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Family courts cases moving as quickly as possible despite pressure from the ever-changing pandemic

By Melissa Gire, Associate Solicitor

The family courts were under huge pressure even before Covid-19, with cases being listed many months in advance and slow responses to communications to the court. The courts’ initial response to Covid-19 in April 2020 was to adjourn hearings where possible to a later date or reschedule them to a remote hearing format. There has since been a great effort by judges, court staff and by lawyers to keep family law cases moving as quickly as possible, whilst contending with the ever-changing pandemic.

Most cases now take place remotely by telephone where the judge still sits in court, but the parties and lawyers are on a telephone conference call. Some of these hearings take place via Zoom. The bundles and applications are filed electronically and, for now, replace the level arch files of paper that used to be sent to the court before any hearing.

Applications for a Child Arrangement Order - determining how much time a child spends with a parent or where they live and other specific issues - are still being dealt with, albeit via remote hearing. If there are complex issues which require a longer time estimate for the hearing, then there may be some delays in listing a remote hearing.

Divorce and financial remedy applications are also still being processed by the court, however there are delays in the courts listing hearing dates due to the backlog that already existed pre-Covid and the backlog has now unfortunately worsened due to the adjourning and re-listing of many hearings post-Covid.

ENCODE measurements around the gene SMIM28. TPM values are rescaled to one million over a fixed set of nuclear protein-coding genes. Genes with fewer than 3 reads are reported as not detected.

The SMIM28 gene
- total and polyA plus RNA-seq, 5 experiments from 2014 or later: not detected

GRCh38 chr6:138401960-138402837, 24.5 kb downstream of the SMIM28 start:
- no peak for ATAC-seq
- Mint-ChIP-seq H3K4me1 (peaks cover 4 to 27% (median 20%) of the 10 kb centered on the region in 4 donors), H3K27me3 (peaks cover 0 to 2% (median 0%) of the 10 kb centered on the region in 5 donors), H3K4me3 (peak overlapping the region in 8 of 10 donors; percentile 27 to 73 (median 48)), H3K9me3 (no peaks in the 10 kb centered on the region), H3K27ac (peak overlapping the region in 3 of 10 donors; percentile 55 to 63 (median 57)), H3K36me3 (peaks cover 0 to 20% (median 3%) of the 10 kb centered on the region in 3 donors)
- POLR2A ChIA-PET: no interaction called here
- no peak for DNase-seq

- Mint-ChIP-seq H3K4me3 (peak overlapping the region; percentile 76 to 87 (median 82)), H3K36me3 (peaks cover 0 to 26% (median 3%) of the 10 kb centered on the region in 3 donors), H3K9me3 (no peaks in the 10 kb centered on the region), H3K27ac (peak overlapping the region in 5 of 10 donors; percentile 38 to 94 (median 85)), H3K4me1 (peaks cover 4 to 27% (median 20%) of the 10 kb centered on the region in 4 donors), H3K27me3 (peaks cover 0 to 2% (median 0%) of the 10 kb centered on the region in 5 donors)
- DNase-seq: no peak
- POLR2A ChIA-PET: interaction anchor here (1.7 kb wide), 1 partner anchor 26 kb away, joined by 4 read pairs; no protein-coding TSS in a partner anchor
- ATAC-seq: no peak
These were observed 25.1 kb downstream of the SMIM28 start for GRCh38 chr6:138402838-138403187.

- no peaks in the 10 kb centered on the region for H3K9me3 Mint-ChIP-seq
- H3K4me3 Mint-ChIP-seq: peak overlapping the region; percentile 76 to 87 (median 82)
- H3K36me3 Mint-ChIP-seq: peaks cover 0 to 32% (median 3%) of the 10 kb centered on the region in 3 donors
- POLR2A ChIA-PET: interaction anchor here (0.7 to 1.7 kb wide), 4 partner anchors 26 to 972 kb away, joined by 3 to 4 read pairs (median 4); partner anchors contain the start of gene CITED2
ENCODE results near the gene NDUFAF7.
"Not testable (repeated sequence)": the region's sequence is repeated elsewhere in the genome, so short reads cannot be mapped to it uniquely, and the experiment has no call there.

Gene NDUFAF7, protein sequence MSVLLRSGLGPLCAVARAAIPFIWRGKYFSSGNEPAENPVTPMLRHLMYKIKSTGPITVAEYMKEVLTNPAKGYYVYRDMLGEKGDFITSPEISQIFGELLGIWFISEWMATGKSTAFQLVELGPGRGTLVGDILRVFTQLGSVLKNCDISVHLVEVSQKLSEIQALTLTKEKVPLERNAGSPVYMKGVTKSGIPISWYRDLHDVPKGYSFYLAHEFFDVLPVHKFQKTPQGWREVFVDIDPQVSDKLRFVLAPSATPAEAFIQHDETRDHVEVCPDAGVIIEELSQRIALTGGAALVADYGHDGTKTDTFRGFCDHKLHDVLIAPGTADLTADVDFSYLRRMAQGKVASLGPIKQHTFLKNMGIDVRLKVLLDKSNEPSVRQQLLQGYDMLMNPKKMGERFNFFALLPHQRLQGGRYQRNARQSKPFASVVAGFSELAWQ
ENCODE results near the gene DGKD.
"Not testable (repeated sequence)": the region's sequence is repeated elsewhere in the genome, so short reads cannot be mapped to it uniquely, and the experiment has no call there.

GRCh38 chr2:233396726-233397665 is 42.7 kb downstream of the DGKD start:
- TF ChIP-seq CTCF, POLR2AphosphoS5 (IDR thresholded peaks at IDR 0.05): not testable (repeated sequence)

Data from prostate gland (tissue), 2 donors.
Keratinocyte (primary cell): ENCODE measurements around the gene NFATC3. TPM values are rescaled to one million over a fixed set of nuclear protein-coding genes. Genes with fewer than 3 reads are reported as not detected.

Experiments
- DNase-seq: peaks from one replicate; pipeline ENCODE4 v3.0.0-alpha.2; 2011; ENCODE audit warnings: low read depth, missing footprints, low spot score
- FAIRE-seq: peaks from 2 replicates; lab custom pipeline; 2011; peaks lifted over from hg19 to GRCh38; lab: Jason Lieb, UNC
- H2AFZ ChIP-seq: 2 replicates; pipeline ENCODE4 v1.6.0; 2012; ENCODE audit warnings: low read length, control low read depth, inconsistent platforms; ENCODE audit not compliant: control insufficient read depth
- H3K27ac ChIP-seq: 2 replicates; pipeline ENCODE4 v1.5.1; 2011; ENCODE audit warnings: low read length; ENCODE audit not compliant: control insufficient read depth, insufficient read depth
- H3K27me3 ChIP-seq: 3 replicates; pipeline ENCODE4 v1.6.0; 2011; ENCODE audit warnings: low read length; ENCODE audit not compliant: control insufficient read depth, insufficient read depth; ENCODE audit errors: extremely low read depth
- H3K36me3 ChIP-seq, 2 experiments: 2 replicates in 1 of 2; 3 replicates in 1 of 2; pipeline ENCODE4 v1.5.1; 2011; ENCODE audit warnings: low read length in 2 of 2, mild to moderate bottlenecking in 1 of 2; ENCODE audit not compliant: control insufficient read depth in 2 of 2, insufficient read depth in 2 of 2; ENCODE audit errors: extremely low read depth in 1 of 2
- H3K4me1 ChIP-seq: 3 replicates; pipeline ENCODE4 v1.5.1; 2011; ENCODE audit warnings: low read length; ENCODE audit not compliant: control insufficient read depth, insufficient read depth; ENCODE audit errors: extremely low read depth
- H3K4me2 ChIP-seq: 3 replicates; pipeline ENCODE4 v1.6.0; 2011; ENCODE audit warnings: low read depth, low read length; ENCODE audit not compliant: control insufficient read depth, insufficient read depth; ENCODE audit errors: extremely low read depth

Clients who wish to avoid the lengthy court delays should consider alternative ways to resolve their dispute such as mediation, where a neutral third party assists the parties to work towards a negotiated settlement. There is also arbitration, where the parties appoint an arbitrator who will make a decision that will be final and binding between the parties on financial issues, property disputes or some child-related issues.

Private Financial Dispute Resolution (FDR) hearings should also be considered to resolve the financial issues arising from a marriage. Private FDRs follow the same procedure as an FDR in a court and the Judge will usually be a specialist barrister jointly appointed by the parties. As private FDRs can be arranged at the parties’ convenience, they are far quicker and more flexible than waiting for an FDR through the court system.

In terms of the courts opening their doors to face-to-face hearings again across all areas, HM Courts & Tribunals Service is developing a ‘limited pilot scheme’ to test court users for Covid-19. This will mostly apply to criminal hearings for now and, according to the Criminal Bar Association, testing equipment from the Department for Health and Social Care will arrive at selected court sites shortly to provide lateral flow tests for all court users.

The length of the pilot is currently unclear and, with the UK still being in the grips of lockdown, it may be many months before we see a transition back to face-to-face hearings in family law.

If you would like to discuss any of the above issues or any other family matter please do not hesitate to contact Melissa Gire by email: meg@cooperburnett.com or by phone on: 01892 515022.

This blog is not intended as legal advice that can be relied upon and CooperBurnett does not accept any responsibility for the accuracy of its contents.

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January 20, 2021
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